It is evident that the bonding in the hydrogen molecule cannot be the result of electron transfer, as in ionic compounds, because the two hydrogen atoms have identical ionization potentials and electron affinities. Note that no ions are formed when two atoms unite by the sharing of a pair of electrons; the product of the union is a molecule. We say in the preceding section that there is a strong tendency for certain metals and nonmetals to gain stability by assuming the electronic arrangement of a noble gas through the transfer of electrons. This same tendency is operative when two electrons of the covalent bond are counted for each hydrogen atom, each atom has the electronic arrangement of the stable helium atom (all sub-orbitals filled). The 1s sub-orbital of each hydrogen atom in the H2 molecule is, in effect, occupied by both electrons of the shared pair. The electron pair occupies the whole molecule, spending an equal amount of time near each nucleus.
H. + H. H:H
In this example the two hydrogen symbols on the left represent atoms while the resulting product on the right represent a molecule of hydrogen (H2).
The bonding in a molecule of chlorine, Cl2, furnishes a second example of covalent bonding. Note the difference between an atom (Cl) and a molecule of chlorine (Cl2). Each atom of chlorine has seven electrons in its outer shell and differs from the noble gas argon in its electronic structure by only one electron. The sharing of one pair of electrons between two atoms in a molecule of chlorine gives each atom the stable electronic structure of an atom of argon. The bonding in the other halogen molecules F2, Br2, and I2 is like that in the chlorine molecule.
The two symbols on the left represent atoms of chlorine while the two bonded (attached) symbols on the right represent a molecule of chlorine (Cl2)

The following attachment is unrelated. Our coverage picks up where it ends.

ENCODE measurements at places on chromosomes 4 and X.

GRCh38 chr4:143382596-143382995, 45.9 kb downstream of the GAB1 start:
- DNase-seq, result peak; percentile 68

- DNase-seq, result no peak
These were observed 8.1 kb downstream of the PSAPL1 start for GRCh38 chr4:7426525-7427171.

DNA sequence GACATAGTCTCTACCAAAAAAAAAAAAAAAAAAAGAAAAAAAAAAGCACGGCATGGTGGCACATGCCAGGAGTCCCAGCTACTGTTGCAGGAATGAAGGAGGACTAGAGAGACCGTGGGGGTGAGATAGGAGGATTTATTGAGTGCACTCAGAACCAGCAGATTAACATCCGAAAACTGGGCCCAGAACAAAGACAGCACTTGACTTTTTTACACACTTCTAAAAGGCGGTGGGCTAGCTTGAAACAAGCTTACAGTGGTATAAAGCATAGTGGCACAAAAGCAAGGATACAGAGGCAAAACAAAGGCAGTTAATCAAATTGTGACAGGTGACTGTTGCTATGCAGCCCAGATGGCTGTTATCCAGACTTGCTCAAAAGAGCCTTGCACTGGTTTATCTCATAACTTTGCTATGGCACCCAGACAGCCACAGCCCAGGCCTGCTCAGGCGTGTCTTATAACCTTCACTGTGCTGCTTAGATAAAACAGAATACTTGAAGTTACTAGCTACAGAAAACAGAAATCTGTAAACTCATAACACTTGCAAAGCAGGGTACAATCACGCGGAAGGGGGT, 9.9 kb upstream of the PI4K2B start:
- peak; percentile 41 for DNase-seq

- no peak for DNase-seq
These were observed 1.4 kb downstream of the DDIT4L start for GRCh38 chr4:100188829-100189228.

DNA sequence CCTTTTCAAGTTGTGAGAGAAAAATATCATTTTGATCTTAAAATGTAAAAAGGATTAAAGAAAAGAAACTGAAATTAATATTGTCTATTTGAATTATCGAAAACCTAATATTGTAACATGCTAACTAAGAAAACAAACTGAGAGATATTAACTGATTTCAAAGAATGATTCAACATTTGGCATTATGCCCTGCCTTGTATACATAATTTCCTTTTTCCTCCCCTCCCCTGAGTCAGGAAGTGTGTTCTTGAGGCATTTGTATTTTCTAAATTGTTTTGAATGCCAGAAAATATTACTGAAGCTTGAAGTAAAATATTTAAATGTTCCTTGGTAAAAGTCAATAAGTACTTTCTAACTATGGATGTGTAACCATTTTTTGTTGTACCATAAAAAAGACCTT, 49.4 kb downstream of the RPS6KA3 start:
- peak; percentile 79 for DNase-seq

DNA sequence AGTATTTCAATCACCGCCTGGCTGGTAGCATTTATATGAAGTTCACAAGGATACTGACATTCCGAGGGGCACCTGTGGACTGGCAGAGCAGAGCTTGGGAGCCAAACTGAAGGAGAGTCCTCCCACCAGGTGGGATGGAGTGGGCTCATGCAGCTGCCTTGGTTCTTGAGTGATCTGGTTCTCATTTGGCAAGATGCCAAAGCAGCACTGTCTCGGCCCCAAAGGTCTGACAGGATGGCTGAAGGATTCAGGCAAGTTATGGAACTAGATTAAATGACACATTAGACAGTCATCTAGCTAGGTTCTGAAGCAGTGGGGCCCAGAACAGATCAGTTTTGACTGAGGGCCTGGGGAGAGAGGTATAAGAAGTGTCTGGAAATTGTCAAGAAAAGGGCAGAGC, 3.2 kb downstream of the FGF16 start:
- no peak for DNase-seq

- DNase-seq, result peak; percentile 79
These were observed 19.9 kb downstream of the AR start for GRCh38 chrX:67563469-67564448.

Many atoms share more than one pair of electrons, if that is necessary to give each atom a full compliment of eight electrons in its valence shell. For example, the atoms in the nitrogen molecule, N2, share three pairs of electrons. This makes a total of eight electrons in the valence shell of each nitrogen atom. The two atoms in the N2 molecule are said to be held together by a triple covalent bond.
:N. + .N: N:::N
4.3 COVALENT BONDS BETWEEN UNLIKE ATOMS
Unlike atoms may also combine through covalent bond formation. For example, one hydrogen atom combines with one chlorine atom with the formation of a molecule of hydrogen chloride (Hydrochloric Acid), the atoms of which are covalently bonded. Although the electrons of the pair are shared between the hydrogen and chlorine atoms, they are not shared equally, as they are in H2 and Cl2. A chlorine atom attracts electrons more strongly than does a hydrogen atom, causing the electrons of the shared pair to be more closely associated with the chlorine nucleus. This results in the development of a partial positive charge on the hydrogen atom and a partial negative charge on the chlorine atom. This does not imply, however, that the hydrogen has lost its electron; it means that the electrons of the pair spend more time on the average in the vicinity of the chlorine nucleus than near the hydrogen nucleus. Another way of stating this is to say that the electron density, or the density of the electron cloud, is greater around the chlorine nucleus than around the hydrogen nucleus.
H. + .Cl: H:Cl:
The oxygen atom has six valence electrons and completes an octet of electrons by sharing electron pairs with two hydrogen atoms in the covalent water molecule.
The nitrogen atom with five valence electrons shares electron pairs with three hydrogen atoms in the covalent ammonia molecule, NH3.
In a molecule of methane, CH4, the carbon atom with four valence electrons completes its octet by forming covalent bonds with four atoms of hydrogen.
The carbon dioxide molecule (CO2) contains one atom of carbon with four valence electrons and two atoms of oxygen, each with six valence electrons. The sharing of two electron pairs between the carbon atom and each of the two oxygen atoms gives each of the three atoms in the molecule an octet of electrons.
4.4 COVALENTLY BONDED ATOMS WITHOUT NOBLE GAS STRUCTURE.